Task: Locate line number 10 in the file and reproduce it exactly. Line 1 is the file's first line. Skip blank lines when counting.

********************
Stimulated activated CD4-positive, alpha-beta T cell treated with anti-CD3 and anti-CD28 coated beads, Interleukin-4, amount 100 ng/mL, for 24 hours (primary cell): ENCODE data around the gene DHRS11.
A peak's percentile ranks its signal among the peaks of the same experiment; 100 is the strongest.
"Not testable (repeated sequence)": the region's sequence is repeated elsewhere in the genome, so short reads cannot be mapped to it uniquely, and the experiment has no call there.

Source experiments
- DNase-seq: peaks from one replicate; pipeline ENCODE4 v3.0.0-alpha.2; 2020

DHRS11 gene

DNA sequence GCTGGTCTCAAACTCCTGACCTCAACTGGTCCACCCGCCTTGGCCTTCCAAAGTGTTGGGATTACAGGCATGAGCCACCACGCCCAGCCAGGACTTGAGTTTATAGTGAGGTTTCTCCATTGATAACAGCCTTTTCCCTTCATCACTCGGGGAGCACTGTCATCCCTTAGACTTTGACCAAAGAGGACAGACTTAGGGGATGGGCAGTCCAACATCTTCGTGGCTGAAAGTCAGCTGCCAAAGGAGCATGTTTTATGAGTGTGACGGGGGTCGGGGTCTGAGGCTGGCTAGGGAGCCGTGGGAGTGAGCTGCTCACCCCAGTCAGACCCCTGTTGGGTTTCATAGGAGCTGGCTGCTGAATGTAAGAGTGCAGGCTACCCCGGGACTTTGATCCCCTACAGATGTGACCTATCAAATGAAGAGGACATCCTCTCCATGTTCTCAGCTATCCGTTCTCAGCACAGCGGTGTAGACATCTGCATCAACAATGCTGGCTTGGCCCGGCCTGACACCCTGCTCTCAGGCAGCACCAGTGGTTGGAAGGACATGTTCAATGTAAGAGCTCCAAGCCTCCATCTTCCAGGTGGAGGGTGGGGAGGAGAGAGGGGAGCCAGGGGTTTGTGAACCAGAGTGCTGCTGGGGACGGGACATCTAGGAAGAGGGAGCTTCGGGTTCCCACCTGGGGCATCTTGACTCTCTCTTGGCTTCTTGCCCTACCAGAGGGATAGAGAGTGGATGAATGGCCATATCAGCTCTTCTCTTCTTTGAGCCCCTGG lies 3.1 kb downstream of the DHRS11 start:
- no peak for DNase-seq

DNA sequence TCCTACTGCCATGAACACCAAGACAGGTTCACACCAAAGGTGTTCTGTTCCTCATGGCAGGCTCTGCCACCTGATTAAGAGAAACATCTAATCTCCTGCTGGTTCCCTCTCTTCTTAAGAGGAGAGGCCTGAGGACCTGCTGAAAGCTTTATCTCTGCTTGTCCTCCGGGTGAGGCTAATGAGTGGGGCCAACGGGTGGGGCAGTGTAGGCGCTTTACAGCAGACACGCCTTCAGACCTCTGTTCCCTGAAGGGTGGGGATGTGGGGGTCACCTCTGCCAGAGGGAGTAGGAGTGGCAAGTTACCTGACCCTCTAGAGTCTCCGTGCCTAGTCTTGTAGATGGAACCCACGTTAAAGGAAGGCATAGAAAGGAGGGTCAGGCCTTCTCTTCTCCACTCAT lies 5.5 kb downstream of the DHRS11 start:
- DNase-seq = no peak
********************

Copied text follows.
- DNase-seq = no peak